All ETDs from UAB

Advisory Committee Chair

Donald J Buchsbaum

Advisory Committee Members

Andra R Frost

Yancey Gillespie

Alber F Lobuglio

Rosa A Serra

Document Type

Dissertation

Date of Award

2013

Degree Name by School

Doctor of Philosophy (PhD) Heersink School of Medicine

Abstract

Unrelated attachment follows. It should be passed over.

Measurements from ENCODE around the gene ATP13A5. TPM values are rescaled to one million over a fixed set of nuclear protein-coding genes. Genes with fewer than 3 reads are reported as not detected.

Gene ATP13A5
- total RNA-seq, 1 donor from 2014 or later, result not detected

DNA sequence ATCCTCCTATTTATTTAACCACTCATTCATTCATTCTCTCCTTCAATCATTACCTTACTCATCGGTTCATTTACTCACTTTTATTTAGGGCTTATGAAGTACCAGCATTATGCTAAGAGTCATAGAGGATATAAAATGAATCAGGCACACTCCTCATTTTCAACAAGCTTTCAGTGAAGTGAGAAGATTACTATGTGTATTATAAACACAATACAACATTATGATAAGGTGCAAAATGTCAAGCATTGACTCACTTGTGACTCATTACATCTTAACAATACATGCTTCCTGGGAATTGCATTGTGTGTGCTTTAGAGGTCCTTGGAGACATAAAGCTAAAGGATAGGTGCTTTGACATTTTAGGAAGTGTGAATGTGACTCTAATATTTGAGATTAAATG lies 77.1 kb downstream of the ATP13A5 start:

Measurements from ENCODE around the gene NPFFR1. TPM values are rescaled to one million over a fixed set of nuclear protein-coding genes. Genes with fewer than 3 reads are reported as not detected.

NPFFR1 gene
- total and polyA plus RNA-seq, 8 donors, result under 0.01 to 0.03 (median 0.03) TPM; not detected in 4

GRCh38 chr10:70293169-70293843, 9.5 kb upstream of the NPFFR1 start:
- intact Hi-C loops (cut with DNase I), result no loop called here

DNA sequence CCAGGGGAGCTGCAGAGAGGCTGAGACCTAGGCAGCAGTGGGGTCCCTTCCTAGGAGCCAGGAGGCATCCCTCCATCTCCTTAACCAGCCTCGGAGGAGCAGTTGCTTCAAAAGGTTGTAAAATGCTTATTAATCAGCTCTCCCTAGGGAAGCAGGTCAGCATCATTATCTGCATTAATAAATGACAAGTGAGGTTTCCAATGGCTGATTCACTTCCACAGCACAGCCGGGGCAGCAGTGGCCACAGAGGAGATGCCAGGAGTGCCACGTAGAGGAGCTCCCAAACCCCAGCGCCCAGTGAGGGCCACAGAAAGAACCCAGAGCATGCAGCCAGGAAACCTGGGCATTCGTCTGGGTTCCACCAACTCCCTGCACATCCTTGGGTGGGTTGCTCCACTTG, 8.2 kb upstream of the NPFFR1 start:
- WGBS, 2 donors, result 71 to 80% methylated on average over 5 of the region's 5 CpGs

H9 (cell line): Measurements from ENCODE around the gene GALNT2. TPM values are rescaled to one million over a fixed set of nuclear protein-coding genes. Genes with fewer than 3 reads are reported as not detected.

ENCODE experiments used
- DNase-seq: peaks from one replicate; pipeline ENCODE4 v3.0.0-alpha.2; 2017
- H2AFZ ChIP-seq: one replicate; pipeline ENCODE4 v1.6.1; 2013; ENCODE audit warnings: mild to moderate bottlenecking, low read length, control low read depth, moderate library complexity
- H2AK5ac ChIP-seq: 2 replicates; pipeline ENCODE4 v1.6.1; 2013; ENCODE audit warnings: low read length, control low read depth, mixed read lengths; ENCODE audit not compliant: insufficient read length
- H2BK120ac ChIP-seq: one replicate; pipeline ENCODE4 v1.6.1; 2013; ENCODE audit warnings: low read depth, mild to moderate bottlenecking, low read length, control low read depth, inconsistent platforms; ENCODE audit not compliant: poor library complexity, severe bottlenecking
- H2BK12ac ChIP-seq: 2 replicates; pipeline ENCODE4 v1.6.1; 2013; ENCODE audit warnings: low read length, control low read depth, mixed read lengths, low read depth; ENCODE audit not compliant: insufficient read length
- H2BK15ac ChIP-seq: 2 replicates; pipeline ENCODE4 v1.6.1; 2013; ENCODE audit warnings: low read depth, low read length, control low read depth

Basal-like breast cancers (BLBC) display aggressive clinical behavior attributed to the presence of cancer stem cells (CSCs). TRA-8, a monoclonal antibody that binds specifically to TRAIL death receptor 5, preferentially induces apoptosis in BLBC subtype cells; however it is unknown if TRA-8 is also cytotoxic to the CSC population. Moreover, some BLBC cell lines are resistant to TRA-8, and overcoming resistance is critical for clinical translation of this therapy. One potential approach to overcome TRA- 8 resistance is to target the Wnt/ß-catenin pathway. LRP6 is a cell surface receptor that is an indispensable element of the Wnt/ß-catenin signaling pathway that regulates BLBC tumor progression. Niclosamide is a potent Wnt/ß-catenin inhibitor that degrades the LRP6 receptor. This study examined two questions: 1) whether TRA-8 or niclosamide as single agents are cytotoxic to CSCs and non-CSC populations of BLBCs; 2) and whether niclosamide enhances TRA-8 sensitivity of these cell population both in vitro and in vivo. CSCs from BLBC cell lines expressed cell surface DR5 and were sensitive to TRA-8 mediated cytotoxicity. TRA-8 inhibited secondary tumorsphere formation and produced a decrease in the percentage of CSCs. Ex vivo treatment of the BLBC CSCs produced significant inhibition of tumorigenicity in NOD/SCID mice. BLBC cells and CSCs showed a dose-dependent cytotoxic response to treatment with niclosamide, and reduced Wnt/ß-catenin activity. Similar results were observed in primary BLBC cells isolated from patient pleural effusions obtained from patients with TNBC. The combination of niclosamide and TRA-8 further reduced Wnt/ß-catenin activity and resulted in synergistic inhibition of secondary tumorsphere formation in the BLBC cell lines. In vivo studies showed that intraperitoneal administration of niclosamide in combination with TRA-8 significantly suppressed growth of established 2LMP orthotopic tumor xenografts. The results described in this study indicate that combining TRA-8 with niclosamide might be an effective way to overcome TRA-8 resistance in differentiated cancer cells and CSCs by inhibition of the Wnt/ß-catenin pathway. This study provides valuable pre-clinical results that give insight into the potential use of these novel agents in future clinical trials in patients with BLBC.

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